15) Batman Beyond
Synopsis: After years of being the Batman, Bruce Wayne’s age finally starts to catch up with him and he decides to hang up the cape. Decades later a young man named Terry McGinnis finds himself involved with Bruce after his father’s murder, and decides to take the Batman suit in order to find out the truth behind it. Initially reluctant to lend him help, Bruce eventually decides to take Terry under his wing and trains him to become the next Batman proper.
Why I Like It: I have a pretty unabashed love for ol’ Batsy but the story of Bruce Wayne’s transformation has become something of a tired tale, and it certainly doesn’t help that across the various Batman stories that exist, his backstory is the one thing that always remains the same. Thus the idea of someone else taking up the mantle as Batman was pretty appealing to me even as a kid, and moreso when he was trained by Batman himself. The show came off the heels of the legendary Batman: The Animated Series, and though the writing isn’t quite as strong it manages to delve into darker territory (with Return of the Joker being the most infamous example). Terry’s tale as the Batman is a pretty interesting one as he actually has his own character before wearing the mask rather than it defining him so it gives him a much more manageable character arc. I’m still waiting for DC to make a live-action movie of it someday but in the meantime the show is pretty good stuff.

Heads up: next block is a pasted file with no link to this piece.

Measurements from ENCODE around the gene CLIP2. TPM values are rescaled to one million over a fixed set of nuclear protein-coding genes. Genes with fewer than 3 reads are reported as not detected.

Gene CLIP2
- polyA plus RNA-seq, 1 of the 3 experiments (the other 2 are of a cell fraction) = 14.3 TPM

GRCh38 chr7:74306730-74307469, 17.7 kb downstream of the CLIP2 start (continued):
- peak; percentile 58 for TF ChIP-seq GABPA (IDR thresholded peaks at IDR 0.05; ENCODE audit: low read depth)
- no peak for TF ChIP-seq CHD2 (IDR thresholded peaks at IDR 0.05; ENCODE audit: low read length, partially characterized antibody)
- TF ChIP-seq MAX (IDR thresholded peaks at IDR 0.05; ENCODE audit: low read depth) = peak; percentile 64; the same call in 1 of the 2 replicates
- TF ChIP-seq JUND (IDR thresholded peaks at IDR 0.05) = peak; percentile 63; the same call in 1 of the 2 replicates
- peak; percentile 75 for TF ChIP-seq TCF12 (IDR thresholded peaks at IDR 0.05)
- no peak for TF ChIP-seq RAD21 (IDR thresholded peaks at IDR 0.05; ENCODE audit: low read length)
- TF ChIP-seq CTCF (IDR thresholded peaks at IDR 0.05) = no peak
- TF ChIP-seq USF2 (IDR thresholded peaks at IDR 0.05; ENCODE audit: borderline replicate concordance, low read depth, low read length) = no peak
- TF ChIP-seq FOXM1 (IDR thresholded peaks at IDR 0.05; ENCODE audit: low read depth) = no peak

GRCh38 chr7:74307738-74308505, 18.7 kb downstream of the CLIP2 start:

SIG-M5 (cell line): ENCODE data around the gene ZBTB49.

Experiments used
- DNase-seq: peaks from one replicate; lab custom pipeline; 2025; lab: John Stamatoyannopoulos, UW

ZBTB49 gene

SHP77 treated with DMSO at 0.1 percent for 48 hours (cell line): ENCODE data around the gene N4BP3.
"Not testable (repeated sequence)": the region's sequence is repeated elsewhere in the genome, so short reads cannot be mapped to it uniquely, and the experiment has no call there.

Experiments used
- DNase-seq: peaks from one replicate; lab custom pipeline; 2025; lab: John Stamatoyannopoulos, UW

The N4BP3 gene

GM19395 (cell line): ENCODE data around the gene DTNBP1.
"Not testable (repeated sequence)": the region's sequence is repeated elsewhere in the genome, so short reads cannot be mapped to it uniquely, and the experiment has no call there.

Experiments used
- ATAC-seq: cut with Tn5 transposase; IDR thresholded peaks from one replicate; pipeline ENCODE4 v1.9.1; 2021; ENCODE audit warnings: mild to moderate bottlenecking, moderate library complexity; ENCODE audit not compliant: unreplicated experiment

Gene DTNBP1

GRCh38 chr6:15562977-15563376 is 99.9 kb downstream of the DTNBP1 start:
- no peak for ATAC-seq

14) Samurai Jack
Synopsis: Long ago in the distant past, Aku the shapeshifing master of darkness unleashed an unspeakble evil across the world. But a young samurai warrior wielding a magic sword stepped forth to oppose him. Before the final blow was struck however, Aku tore open a portal in time transporting the warrior to the future in which Aku’s evil is now law. Now the young warrior, taking on the alias of Jack, travels the world seeking a way to return to the past and to undo the evil that is Aku.
Why I Like It: As I said before with Dexter’s Laboratory, Genndy Tartavosky’s stuff is pretty heavily influenced by japanese media and this show is the most blatant example, as well as the most iconic. It pays homage to classic samurai movies with each episode serving as it’s own mini film of sorts and each one delivering on quality action and direction (while also finding some clever ways to get around censorship at the time). The actual stated goal of the series is never really achieved (unless we ever get that movie Genndy keeps promising) but it certainly doesn’t need one to be enjoyed as it’s a purely episodic tale and each episode is pretty cool.
13) Courage The Cowardly Dog
Synopsis: Eh, you know the drill
Why I Like It: So if you couldn’t already tell I like genre spoofs a lot and this show is one to horror series. It’s a really fun comedy that makes fun of the horror genre just as much as it plays it straight as some of the stuff in the show can be downright creepy (I mean seriously what IS that?). It also has the tendency to occasionally veer into heartwrenching territory as some of it’s stories occasionally ditch the horror elements in favor of more heartwarming or tragic tales and it all makes for a series that’s held up pretty well over the years.
12) Green Lantern: The Animated Series